14011 Issues in the Psychology of Internet Users 1
Credits: 4 graduate credits in Education / Learning Technologies or in Educational Administration, Policy and Leadership
The course is based on a reader edited by Avner Caspi and Yoram Eshet.
Technological developments enable use of the Internet for commercial, academic and personal purposes. Utilization of the net for these purposes is gaining increased significance in the life of individuals and society. It is not surprising that the Internet is called the “virtual world” or cyberspace. This new world includes highly interesting psychological processes on the individual, interpersonal and group level. Existing norms and rules of behavior as well as those taking shape in this virtual world have a direct impact on individuals operating within it and subsequently on the real world. The course examines issues such as: How is personal identity shaped on the net and how does this process affect the identity creator?; How are behavior norms set and shaped in a virtual group?; Why do individuals share information at their disposal with others?; Is observed and experienced behavior in an Internet environment different from that with which we are familiar in the non-virtual world?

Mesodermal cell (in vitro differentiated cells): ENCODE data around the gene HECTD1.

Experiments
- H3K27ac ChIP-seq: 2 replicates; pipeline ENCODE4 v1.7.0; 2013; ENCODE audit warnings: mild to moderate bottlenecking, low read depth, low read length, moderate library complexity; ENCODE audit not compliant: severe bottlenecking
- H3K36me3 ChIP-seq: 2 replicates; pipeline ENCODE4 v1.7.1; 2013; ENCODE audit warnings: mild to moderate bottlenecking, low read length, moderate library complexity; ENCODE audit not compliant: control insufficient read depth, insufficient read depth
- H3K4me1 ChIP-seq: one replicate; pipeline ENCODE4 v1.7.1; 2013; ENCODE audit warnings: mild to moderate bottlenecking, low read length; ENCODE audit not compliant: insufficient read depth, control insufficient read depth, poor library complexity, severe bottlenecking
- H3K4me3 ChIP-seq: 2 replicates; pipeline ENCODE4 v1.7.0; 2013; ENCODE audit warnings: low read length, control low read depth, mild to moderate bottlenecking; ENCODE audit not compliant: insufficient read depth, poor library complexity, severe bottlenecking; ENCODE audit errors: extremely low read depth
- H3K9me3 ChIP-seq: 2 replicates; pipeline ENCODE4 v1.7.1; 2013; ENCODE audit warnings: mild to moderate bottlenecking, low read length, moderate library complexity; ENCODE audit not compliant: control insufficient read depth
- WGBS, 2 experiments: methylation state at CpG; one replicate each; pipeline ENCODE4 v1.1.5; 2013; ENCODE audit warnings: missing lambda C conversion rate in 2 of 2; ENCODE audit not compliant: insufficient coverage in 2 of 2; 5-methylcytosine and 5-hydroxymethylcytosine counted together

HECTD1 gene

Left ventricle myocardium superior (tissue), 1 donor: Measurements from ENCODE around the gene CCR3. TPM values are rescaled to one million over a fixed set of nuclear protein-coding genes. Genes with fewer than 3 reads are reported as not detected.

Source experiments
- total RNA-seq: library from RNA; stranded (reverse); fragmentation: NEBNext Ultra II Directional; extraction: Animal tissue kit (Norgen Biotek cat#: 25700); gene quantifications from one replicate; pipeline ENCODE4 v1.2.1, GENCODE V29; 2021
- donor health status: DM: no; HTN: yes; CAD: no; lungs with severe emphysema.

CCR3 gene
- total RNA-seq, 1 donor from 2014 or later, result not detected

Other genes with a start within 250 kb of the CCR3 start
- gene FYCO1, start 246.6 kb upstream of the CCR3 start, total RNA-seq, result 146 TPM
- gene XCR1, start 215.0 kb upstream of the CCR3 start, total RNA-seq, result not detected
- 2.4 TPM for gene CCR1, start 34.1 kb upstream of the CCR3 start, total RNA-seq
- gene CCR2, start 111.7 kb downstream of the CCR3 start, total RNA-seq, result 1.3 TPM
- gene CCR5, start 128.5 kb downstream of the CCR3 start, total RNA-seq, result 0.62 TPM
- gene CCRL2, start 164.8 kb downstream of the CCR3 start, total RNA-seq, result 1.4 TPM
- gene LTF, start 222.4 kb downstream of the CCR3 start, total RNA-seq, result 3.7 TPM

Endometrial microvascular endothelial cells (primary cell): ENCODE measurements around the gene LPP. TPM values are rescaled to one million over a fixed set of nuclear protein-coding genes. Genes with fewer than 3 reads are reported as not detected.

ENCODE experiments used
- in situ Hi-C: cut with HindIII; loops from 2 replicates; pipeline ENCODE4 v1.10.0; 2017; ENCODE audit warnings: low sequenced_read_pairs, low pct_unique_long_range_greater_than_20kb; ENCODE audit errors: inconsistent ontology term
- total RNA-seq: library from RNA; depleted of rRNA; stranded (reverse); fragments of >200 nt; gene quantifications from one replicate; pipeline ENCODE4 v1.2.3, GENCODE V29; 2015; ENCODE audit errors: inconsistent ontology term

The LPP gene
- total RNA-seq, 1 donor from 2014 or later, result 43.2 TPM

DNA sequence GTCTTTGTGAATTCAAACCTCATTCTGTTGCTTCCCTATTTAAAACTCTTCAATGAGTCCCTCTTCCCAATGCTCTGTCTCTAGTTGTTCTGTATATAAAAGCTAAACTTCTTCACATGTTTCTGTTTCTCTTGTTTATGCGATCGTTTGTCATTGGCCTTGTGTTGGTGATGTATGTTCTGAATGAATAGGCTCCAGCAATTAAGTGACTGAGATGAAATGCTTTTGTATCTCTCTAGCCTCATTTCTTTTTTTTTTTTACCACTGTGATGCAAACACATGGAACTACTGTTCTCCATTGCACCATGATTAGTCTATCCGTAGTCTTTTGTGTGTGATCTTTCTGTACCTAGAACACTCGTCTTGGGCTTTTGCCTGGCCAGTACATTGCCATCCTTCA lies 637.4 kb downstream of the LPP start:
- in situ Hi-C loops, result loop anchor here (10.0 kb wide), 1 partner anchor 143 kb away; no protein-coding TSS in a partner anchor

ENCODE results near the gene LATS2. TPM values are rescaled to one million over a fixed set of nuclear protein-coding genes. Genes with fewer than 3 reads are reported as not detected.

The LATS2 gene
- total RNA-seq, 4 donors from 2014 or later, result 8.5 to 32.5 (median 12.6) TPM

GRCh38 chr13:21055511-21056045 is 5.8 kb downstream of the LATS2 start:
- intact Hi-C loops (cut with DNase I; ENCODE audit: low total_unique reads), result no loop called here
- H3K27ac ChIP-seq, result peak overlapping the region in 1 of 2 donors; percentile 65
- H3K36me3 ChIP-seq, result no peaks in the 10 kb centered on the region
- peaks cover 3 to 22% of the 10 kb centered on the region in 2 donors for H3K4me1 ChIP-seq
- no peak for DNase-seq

Topics: Introduction to psychology of the Internet and to psychology of computer-mediated communication; The individual on the Net – identity, demography and personality; Interpersonal relations on the Net – romance and sexuality; Dynamics of the virtual group; Trust, sharing and support; Mutual effects and relations between the online world and the real world.
1Students must write a seminar paper in this course.